THE family of a Keighley teacher left in a coma after being brutally attacked in Thailand have endured more frustration after the expected verdict on his accused assailant was delayed again.
Parents Andrew and Adele Pickles had hoped to hear on Tuesday (Aug 19) what a Thai court had decided on British expat Sean Henry Tinsley, from Wolverhampton, who is alleged to have struck Adam Pickles with an iron bar in the resort of Pattaya in May 2012.
The road rage attack is believed to have been triggered by an incident in which a car was scraped.
However, the couple were shocked to hear that the verdict was being postponed again because important legal documents had been sent to the wrong court. They have now been told they will have to wait till mid-September.
A previous delay for the verdict was announced in July, when Mr Pickles' family were told that the case would have to be referred back to the High Court in Bangkok.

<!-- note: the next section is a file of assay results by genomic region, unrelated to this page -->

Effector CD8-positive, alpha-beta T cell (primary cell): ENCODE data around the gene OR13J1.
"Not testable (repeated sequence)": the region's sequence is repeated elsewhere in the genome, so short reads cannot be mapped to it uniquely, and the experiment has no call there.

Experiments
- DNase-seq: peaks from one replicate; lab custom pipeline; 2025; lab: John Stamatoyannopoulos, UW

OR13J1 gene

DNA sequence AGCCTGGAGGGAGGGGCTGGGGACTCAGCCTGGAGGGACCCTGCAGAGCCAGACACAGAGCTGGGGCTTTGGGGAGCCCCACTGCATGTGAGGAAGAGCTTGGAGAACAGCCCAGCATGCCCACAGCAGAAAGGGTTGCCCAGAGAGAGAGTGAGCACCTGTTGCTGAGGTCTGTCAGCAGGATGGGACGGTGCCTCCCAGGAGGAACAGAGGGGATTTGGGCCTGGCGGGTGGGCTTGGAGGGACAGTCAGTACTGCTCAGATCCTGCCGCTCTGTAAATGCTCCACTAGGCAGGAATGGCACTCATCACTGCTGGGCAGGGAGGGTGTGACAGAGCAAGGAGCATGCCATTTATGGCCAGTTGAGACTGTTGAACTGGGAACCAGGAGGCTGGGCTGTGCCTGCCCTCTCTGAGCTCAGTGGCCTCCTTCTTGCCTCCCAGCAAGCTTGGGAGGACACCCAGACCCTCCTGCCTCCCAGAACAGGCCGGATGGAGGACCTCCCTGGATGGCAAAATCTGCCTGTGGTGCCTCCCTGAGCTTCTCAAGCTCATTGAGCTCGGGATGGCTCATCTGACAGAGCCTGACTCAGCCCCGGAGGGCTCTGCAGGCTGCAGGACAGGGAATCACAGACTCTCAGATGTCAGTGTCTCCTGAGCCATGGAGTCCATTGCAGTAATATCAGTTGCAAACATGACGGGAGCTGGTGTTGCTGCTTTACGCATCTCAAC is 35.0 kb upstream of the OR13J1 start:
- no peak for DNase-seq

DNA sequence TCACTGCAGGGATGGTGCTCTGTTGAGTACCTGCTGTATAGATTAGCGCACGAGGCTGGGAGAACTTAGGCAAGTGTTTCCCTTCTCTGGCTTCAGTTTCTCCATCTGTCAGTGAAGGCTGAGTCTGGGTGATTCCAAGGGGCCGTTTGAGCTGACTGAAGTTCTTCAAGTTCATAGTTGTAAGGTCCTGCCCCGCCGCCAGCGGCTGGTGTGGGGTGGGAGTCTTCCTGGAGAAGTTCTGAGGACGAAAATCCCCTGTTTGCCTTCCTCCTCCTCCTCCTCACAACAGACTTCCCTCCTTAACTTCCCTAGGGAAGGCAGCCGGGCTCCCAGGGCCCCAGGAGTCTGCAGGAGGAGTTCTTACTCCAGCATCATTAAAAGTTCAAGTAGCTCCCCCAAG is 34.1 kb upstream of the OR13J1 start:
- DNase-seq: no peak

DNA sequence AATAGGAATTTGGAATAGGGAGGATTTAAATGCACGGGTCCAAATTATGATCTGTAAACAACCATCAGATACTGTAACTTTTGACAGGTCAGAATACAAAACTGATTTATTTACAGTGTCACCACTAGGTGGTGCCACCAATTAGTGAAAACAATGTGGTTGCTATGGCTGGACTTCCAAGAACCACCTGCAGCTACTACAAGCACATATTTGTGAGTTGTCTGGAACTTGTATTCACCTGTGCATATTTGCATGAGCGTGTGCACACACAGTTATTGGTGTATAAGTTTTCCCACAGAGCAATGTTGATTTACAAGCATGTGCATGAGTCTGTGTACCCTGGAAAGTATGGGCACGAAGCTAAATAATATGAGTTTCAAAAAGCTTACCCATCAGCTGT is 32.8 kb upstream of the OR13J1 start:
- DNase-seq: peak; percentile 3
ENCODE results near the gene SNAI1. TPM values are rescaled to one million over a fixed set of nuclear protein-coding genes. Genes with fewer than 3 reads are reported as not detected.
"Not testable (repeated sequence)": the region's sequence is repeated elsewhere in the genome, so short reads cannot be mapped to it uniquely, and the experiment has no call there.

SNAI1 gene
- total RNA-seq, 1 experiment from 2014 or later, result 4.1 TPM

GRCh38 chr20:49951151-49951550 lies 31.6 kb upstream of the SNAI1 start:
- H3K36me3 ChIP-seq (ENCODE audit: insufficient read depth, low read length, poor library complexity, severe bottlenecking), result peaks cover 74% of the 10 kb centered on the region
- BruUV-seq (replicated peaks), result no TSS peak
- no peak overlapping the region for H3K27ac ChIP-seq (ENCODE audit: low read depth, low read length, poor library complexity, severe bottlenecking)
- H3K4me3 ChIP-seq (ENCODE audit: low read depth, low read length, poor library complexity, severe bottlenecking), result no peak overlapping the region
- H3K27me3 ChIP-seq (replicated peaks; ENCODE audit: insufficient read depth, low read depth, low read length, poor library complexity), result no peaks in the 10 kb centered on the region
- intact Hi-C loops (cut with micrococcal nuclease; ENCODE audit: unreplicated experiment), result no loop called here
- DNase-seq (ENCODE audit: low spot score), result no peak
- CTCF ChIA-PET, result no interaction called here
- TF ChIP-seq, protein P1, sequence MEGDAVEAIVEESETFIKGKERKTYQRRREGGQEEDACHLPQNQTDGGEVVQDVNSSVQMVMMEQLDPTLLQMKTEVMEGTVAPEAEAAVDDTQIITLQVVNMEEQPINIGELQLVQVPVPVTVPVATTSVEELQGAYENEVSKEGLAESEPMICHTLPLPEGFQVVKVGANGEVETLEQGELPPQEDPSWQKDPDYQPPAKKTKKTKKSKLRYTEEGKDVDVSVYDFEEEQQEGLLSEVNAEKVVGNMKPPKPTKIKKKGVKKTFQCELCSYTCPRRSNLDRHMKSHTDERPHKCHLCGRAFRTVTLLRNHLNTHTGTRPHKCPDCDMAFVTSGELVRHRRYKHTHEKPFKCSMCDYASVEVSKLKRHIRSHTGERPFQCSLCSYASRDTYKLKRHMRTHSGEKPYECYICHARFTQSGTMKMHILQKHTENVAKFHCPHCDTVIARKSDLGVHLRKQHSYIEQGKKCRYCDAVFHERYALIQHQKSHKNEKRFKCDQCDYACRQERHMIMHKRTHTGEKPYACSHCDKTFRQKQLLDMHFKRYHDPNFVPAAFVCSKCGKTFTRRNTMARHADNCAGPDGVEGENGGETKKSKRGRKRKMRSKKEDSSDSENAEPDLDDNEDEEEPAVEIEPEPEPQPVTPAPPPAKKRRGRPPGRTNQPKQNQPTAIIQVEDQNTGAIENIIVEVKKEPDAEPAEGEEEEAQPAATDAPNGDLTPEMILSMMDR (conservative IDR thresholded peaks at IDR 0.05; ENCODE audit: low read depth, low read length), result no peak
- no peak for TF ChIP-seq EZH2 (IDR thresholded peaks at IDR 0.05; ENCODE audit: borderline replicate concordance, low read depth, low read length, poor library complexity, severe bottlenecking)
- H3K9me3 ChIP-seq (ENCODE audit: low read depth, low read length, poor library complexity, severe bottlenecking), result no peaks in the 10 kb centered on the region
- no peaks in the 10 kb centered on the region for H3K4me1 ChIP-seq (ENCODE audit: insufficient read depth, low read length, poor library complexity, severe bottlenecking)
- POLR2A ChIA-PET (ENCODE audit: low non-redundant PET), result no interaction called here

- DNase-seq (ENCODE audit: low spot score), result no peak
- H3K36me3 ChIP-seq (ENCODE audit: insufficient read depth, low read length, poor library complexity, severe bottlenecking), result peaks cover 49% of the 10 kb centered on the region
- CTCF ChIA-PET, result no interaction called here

Reacting to the latest setback, Mrs Pickles said: "We feel frustrated and angry that this could have happened. It's gone on for so long, and it's like an emotional rollercoaster. We put our faith in the Thai justice system, but we're very unsure about what's going to happen and unsure about when we're going to see justice for Adam."
Andrew Pickles said the family's dealings with the Thai justice system had been complicated by the language barrier, and by the different legal procedures followed in Thailand.
He and Mrs Pickles said they had received very little support from the British Government, though were hopeful that this would change.
Married father-of-one Adam Pickles, who had been teaching English in Thailand, was flown back to the UK and spent six months at the Royal Hospital for Neurodisability in London before being transferred to Woodlands Respite Care Centre in York, close to his parents’ home in Thorner.
He is 41-years-old, and a former Bradford Grammar School pupil. Fundraising is continuing to help pay for legal costs and Mr Pickles’ care.
His mother said he was no longer classed as being in a "deep coma". "We're getting responses from him, he can say names, smile and indicate that he can hear," she added.